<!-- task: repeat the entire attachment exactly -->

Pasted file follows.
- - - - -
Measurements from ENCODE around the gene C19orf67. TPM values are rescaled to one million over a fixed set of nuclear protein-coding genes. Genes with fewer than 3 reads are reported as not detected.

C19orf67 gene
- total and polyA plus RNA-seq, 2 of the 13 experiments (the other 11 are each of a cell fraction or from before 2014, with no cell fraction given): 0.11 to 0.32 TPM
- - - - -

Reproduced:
Measurements from ENCODE around the gene C19orf67. TPM values are rescaled to one million over a fixed set of nuclear protein-coding genes. Genes with fewer than 3 reads are reported as not detected.

C19orf67 gene
- total and polyA plus RNA-seq, 2 of the 13 experiments (the other 11 are each of a cell fraction or from before 2014, with no cell fraction given): 0.11 to 0.32 TPM